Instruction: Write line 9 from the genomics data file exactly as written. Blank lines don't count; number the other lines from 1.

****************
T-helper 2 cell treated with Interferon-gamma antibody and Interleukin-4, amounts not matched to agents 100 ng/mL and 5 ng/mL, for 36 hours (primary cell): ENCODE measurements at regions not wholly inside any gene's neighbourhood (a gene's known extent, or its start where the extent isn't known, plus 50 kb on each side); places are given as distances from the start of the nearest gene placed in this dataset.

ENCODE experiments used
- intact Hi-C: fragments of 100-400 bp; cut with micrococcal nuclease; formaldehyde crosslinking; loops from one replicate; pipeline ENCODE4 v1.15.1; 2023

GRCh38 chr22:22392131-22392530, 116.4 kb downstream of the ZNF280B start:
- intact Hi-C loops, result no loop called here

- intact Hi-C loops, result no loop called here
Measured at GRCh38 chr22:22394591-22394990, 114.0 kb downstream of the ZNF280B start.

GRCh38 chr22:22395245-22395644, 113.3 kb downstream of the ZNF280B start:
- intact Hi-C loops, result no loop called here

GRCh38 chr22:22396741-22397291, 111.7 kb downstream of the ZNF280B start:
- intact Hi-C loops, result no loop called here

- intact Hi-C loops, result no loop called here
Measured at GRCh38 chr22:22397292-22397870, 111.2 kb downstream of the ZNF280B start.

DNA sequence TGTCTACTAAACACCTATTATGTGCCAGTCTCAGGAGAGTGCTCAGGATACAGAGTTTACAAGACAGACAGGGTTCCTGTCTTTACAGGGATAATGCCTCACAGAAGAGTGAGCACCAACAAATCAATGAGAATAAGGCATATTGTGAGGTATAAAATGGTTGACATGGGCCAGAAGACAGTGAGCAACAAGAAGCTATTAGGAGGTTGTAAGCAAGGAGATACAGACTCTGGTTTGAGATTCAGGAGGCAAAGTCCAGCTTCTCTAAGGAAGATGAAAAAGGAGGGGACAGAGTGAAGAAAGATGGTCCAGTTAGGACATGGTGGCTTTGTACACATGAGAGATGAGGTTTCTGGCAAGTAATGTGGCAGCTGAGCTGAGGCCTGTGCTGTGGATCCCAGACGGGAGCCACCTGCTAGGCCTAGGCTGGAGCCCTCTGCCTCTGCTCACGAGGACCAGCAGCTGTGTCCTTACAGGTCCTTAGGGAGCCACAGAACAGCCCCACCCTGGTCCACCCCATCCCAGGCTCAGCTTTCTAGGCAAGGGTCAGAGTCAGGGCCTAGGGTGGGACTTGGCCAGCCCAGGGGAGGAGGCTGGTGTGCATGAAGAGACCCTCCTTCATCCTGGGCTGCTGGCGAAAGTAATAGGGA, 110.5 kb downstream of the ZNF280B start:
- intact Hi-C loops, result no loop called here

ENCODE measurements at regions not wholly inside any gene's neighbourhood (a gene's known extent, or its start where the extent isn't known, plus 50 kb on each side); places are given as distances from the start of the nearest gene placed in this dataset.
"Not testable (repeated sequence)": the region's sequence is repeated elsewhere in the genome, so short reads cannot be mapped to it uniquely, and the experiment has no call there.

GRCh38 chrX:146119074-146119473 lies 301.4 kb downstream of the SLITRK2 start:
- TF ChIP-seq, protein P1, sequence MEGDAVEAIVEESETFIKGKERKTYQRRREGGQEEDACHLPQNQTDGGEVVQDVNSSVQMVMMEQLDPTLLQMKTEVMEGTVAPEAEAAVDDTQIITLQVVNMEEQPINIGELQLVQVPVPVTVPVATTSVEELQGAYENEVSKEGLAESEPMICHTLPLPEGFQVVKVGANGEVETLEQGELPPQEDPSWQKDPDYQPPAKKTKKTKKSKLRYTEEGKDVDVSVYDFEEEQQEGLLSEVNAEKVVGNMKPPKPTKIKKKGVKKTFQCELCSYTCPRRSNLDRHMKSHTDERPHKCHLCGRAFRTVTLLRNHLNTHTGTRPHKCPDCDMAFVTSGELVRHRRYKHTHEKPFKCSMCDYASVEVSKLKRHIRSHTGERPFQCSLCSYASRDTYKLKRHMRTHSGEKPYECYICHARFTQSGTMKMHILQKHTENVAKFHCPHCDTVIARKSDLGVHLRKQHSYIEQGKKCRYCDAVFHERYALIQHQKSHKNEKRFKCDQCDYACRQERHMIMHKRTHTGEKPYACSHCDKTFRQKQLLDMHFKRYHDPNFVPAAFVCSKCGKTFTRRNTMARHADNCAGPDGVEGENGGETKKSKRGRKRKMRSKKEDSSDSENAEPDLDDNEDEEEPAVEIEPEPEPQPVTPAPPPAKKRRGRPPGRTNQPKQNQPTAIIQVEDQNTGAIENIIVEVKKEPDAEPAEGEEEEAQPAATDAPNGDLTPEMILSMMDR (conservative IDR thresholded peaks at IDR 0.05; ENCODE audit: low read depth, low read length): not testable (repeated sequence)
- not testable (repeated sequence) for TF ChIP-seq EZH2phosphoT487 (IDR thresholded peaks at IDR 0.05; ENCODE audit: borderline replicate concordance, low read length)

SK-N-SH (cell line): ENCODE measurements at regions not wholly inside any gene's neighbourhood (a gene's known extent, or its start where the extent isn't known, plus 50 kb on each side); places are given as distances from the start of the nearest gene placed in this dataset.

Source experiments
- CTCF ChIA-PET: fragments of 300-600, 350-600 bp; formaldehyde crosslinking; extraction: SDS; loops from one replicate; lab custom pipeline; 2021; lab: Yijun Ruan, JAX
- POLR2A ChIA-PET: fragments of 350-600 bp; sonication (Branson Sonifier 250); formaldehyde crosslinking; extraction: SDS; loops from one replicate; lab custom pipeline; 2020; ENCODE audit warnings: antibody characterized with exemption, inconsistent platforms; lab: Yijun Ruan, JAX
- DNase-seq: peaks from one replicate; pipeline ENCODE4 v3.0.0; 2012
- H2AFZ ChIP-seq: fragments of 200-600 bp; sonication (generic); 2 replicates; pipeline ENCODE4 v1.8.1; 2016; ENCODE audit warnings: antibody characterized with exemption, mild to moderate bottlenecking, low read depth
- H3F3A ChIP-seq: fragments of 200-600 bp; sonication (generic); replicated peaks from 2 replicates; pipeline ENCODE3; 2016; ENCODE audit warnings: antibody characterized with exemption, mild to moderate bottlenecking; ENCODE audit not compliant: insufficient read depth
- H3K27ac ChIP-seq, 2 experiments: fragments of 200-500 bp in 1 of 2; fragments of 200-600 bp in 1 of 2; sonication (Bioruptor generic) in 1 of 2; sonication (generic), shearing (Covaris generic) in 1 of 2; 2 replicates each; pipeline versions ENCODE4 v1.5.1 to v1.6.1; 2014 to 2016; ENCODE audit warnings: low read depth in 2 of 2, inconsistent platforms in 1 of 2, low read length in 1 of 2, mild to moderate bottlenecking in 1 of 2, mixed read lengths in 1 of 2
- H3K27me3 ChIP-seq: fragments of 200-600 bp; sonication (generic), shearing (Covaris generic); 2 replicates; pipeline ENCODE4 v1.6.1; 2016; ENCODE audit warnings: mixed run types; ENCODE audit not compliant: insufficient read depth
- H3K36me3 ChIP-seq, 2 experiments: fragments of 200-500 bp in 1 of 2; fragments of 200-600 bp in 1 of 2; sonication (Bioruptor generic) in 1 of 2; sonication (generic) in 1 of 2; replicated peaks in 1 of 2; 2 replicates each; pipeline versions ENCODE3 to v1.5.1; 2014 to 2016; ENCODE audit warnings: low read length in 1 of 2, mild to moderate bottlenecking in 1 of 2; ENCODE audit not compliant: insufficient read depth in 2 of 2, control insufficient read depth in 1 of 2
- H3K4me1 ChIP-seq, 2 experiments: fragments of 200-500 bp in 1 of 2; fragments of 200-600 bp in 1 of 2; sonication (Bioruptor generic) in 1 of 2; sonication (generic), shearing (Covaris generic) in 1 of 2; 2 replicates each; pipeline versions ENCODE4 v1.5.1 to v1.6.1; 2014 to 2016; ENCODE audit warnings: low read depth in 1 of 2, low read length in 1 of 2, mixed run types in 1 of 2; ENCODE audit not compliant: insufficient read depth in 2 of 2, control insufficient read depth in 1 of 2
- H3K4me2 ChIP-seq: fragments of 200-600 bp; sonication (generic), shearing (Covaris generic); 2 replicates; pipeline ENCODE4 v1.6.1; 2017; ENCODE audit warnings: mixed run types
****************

- intact Hi-C loops, result no loop called here